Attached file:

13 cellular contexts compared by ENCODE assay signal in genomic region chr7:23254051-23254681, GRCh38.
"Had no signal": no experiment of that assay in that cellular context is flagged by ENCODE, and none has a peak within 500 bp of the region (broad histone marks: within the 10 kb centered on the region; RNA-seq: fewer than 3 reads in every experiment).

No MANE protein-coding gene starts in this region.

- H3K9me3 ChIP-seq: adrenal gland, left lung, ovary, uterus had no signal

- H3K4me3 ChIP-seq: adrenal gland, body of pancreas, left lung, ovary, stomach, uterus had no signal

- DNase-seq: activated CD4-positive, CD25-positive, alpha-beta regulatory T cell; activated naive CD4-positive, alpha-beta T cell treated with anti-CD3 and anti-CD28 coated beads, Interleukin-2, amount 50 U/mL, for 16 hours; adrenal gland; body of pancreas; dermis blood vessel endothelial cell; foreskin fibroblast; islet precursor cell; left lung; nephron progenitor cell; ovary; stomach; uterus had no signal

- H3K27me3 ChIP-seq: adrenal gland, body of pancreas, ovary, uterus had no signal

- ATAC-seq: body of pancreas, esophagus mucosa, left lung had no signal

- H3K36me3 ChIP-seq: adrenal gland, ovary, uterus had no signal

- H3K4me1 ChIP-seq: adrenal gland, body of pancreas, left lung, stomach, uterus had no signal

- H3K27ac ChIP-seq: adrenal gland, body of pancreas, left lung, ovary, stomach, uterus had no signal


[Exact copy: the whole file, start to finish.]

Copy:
13 cellular contexts compared by ENCODE assay signal in genomic region chr7:23254051-23254681, GRCh38.
"Had no signal": no experiment of that assay in that cellular context is flagged by ENCODE, and none has a peak within 500 bp of the region (broad histone marks: within the 10 kb centered on the region; RNA-seq: fewer than 3 reads in every experiment).

No MANE protein-coding gene starts in this region.

- H3K9me3 ChIP-seq: adrenal gland, left lung, ovary, uterus had no signal

- H3K4me3 ChIP-seq: adrenal gland, body of pancreas, left lung, ovary, stomach, uterus had no signal

- DNase-seq: activated CD4-positive, CD25-positive, alpha-beta regulatory T cell; activated naive CD4-positive, alpha-beta T cell treated with anti-CD3 and anti-CD28 coated beads, Interleukin-2, amount 50 U/mL, for 16 hours; adrenal gland; body of pancreas; dermis blood vessel endothelial cell; foreskin fibroblast; islet precursor cell; left lung; nephron progenitor cell; ovary; stomach; uterus had no signal

- H3K27me3 ChIP-seq: adrenal gland, body of pancreas, ovary, uterus had no signal

- ATAC-seq: body of pancreas, esophagus mucosa, left lung had no signal

- H3K36me3 ChIP-seq: adrenal gland, ovary, uterus had no signal

- H3K4me1 ChIP-seq: adrenal gland, body of pancreas, left lung, stomach, uterus had no signal

- H3K27ac ChIP-seq: adrenal gland, body of pancreas, left lung, ovary, stomach, uterus had no signal